Step forward on ball of foot and rotate on that point of contact. One of our Smooth rhythms — see the navigation bar at the upper left of each page. unlike Argentine tango. If you are in semi-closed position.g. To lean or slant the body. on an & count. (in foxtrot). usually sideways. Q/&. Displacement of either the normal beat or the normal accent. (Compare to kick. "Normal" is the regularly recurring groups of 2 or 3 beats. but do not step or take weight. Q. Involves no weight change. the man's right foot will precede the woman's left foot. The rotation can be slight or up to 1/2 turn or more. Compare to sway. or emphasis on the 2-count.) Also a dance rhythm—see Jive or West Coast Swing in the navigation bar at the upper left of each page. American. (in waltz) or S. and competitive influences into the style and execution of the dance. 3. go back to old time dancing and ballet. 123) or foxtrot (1234. bring that free foot between you and your partner and take weight. Sometimes given as beats per minute. The number of beats per measure of music. first through fifth. 1234). Most common. A collection of cue sheets and other educational material provided at a dance event. If the listener or dancer feels any irregularity. See Dance Position and Connection Between Partners. The speed at which music is played. This position represents a nice tango closing step. figure. One of many possible dance positions.. Through With the free foot being the inner or the one nearer your partner. as in waltz (123. although we tend not to use this much turn-out. such as 1. the first of each group being emphasized. keeping the leg straight. use of eighth notes or rests. no weight change.e. Waltz music is 3/4 time or three quarter- Tag Tandem Position Tango (International) Tap Tempo Third Foot Position Tilt Time . or position taken at the end of a dance. we step straight forward or back (see "parallel foot position"). or a foxtrot measure danced QSQ. 2/&. Dance partners hold the classic dance position. in which heads and bodies may be close and legs held away. Today. it is stepping or acting between two beats of music.A common example of swing (pendular) is movement of the free foot forward and up to a point about three inches above the floor. that is syncopation -. the number of measures or bars per minute. Third Foot Position Rear The instep of one foot is placed close to the heel of the other. with top line held away and legs and hips held close. Syncopation is any kind of emphasis on a part of the measure not expected to be emphasized. The turned-out foot positions. -. The heel of one foot is placed against the instep of the other. The last steps. Touch the toe to the floor sharply. Swivel Swivel Walk Syllabus Syncopation A change of direction and position made while the weight is on the ball of the foot. An International Ballroom dance that branched away from its original Argentine roots by allowing European. Hollywood.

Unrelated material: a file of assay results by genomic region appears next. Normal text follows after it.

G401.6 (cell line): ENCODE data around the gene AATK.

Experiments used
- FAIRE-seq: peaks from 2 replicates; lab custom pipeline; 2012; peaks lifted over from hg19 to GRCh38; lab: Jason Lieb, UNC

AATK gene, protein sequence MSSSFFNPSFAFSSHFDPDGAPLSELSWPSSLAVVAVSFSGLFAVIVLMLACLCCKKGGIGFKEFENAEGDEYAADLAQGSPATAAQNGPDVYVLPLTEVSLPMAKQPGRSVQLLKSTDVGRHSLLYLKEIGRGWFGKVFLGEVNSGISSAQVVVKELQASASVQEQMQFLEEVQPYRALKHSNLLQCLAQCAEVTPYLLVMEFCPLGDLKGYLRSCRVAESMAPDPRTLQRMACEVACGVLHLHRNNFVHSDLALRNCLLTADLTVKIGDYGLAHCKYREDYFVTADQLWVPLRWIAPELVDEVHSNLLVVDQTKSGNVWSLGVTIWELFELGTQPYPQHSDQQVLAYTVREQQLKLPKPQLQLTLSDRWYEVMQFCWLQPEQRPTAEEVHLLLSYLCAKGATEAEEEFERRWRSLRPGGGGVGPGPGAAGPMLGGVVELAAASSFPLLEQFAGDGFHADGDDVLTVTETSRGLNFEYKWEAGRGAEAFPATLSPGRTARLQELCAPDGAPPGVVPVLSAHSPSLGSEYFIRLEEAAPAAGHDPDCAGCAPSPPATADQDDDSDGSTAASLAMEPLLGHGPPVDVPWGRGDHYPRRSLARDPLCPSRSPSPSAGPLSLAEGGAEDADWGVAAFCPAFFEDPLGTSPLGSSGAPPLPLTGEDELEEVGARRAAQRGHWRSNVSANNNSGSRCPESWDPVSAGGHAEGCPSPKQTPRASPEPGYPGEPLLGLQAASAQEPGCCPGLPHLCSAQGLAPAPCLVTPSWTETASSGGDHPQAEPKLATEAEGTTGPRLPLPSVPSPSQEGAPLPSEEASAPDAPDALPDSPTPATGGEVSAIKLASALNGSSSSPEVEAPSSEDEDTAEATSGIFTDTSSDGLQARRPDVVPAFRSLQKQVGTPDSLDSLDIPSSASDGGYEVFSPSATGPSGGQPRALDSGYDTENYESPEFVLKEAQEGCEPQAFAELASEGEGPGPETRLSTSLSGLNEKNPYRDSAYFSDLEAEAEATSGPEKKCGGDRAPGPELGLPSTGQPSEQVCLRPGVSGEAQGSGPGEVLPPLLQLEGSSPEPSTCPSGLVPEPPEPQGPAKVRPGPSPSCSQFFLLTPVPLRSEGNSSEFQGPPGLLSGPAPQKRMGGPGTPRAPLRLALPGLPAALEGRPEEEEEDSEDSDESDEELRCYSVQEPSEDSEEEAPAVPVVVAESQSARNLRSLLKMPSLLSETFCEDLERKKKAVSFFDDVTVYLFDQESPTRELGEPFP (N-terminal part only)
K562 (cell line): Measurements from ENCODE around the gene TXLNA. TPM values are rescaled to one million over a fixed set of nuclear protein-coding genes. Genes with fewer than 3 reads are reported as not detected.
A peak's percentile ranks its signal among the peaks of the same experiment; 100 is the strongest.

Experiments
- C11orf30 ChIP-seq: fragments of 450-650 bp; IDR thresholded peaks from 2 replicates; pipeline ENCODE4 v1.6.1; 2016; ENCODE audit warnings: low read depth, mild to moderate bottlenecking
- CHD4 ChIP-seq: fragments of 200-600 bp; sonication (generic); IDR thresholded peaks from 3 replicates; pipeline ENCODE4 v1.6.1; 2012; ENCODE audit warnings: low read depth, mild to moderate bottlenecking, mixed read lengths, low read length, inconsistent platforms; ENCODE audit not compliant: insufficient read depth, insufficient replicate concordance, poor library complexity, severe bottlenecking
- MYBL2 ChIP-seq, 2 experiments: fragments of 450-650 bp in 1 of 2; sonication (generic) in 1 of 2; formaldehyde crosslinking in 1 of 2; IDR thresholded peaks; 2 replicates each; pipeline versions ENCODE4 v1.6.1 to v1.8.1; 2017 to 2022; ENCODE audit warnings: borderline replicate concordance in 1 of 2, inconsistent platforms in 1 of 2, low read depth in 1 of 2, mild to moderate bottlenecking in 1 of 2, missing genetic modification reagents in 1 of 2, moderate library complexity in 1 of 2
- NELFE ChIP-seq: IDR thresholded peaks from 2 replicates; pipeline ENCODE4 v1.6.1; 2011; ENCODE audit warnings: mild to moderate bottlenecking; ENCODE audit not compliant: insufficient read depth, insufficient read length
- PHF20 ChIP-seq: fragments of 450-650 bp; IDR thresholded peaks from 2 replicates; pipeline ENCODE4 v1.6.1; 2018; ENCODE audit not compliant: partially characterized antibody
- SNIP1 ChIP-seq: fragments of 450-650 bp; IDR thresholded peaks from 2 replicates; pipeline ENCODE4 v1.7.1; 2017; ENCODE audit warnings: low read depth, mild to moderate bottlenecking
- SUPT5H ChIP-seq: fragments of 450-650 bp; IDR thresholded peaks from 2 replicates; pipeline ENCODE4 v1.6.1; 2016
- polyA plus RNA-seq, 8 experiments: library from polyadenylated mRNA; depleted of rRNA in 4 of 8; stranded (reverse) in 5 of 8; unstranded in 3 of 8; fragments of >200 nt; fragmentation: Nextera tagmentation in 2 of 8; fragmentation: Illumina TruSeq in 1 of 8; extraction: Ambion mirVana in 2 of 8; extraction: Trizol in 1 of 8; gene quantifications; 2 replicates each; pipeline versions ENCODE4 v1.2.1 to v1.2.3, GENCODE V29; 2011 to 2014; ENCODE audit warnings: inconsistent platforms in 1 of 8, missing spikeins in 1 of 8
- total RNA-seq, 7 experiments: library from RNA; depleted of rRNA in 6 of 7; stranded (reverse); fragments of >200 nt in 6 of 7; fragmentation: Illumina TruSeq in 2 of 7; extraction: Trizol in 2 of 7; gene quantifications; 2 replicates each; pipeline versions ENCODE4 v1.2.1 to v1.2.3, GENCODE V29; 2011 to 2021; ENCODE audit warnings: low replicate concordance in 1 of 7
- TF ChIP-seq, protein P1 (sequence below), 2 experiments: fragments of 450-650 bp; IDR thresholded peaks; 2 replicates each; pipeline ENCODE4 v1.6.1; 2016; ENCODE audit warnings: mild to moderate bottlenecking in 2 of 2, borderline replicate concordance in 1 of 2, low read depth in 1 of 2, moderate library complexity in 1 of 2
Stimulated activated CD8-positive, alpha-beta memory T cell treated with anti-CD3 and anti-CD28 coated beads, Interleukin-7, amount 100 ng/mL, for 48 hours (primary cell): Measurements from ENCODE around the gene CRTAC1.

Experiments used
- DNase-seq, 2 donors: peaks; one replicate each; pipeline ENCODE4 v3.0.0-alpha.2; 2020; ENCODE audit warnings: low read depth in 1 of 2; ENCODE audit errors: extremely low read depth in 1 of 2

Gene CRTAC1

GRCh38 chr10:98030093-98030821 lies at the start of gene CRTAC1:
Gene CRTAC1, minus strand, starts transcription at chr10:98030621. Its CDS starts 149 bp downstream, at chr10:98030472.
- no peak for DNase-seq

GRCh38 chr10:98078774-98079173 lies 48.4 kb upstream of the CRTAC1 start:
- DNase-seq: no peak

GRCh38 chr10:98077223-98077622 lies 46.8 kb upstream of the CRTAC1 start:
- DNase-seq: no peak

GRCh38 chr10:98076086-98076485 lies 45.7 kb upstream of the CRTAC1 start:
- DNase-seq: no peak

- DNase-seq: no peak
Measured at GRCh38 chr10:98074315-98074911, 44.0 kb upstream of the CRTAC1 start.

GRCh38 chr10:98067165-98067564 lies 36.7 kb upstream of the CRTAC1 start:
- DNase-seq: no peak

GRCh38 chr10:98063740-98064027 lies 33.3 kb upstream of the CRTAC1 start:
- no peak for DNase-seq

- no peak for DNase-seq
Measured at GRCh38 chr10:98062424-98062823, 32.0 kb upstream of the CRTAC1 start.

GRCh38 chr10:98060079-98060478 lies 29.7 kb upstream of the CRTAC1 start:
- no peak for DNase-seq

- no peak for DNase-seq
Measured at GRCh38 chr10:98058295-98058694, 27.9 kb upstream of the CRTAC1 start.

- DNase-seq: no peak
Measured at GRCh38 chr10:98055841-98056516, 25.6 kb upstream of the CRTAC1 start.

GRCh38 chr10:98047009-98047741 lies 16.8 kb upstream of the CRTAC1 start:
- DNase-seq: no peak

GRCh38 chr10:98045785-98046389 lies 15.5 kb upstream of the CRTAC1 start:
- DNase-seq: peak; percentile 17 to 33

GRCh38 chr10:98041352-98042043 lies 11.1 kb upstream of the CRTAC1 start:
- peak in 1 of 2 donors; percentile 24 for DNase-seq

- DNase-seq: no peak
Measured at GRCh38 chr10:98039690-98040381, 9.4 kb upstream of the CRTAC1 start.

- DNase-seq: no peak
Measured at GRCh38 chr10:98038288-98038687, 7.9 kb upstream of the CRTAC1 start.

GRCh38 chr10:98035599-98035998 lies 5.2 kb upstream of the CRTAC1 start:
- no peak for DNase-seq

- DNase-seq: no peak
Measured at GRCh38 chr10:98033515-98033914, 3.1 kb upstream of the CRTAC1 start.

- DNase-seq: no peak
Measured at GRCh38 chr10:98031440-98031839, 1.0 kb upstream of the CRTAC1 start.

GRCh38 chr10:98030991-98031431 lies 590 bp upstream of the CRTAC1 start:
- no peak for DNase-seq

leaving the second beat undivided for a time value of 1/8. Tipple Toe Toe Spin Together Top Line Touch Trail Foot Trail Hand Transition Traveling Triple ." Also. woman's left In a figure. and the time value of a "QaQ" triple is 3/16. 2/3 (in 4/4 music). The "Q&" divides one beat evenly. 1/16. 1/4 (in 4/4 time). A couple transitions from opposite footwork to same footwork or from same to opposite. shoulders." The second step of a chasse is given 1/2 beat and is designated as an "&. Sometimes used as an adjective to describe a figure executed with extra progression and/or with an extra step. The first step of most foxtrot figures is given two beats and is designated as a "slow. an extra step or one fewer steps by the man or woman. (See "triple" above. touch the toe to the floor. The most forward part of the foot. like the chasses in Waltz and Foxtrot. and touch the floor at the instep or ball of the supporting foot. spin on the right toe/ continue to spin on 2. woman's left Man's right.) From a strong "up" or toe position. In a tipple chasse. or with syncopated timing. such as 1. The time value of these three steps would be 2/3. The cue "together" would ask you to two-step back toward partner. and close to left toe/ and finally step forward on right toe on 3. arms. The "a" is a shorter interval. and other rhythms. One weight change only. From a position in which your are some distance from your partner. neck. Q/&. Do not step or take weight." The timing of this whole figure might be "sq&q. In a dance position.notes per measure. 3. the line created by the head. checking. Also used to refer to multiple steps. As in a heel turn. "toe-flat. are not considered to be triples. Notice that the timing of these three steps is not even. Timing The number of beats of music devoted to a dance step. 1/4. Counting the beats. Triplet Tumble Three steps taken evenly over two beats of music. A backward step might be taken. you might "circle away" from your partner a short distance (3 weight changes). slip small forward L (W bk R) turning LF to closed position with slight right sway. Syncopations. Rise to toe of supporting foot." A tipple is a tipping of the shoulders toward the direction of movement. Lower dramatically and change to strong left sway. 2/&. 1/8. in foxtrot (see "running") The portion of the standard timing of a rhythm consisting of three steps taken over two beats of music (Q&Q or QaQ) as is characteristic of Jive. delay the weight change. Bring free foot to the supporting foot. no weight change. step toward partner and shift weight to that foot. Q. and hands. continue turning on toes. completing the circle. one might do the chasse down line of dance while briefly inclining the shoulders toward line with right side stretch. -. bring free foot to supporting foot." The second step is usually given one beat and is designated as a "quick. Cha Cha. 2/3. commence turn. you will step heel to toe on beat 1. In a Two Step. Progressing or moving forward or in any direction. Man's right. in waltz or S. one weight change.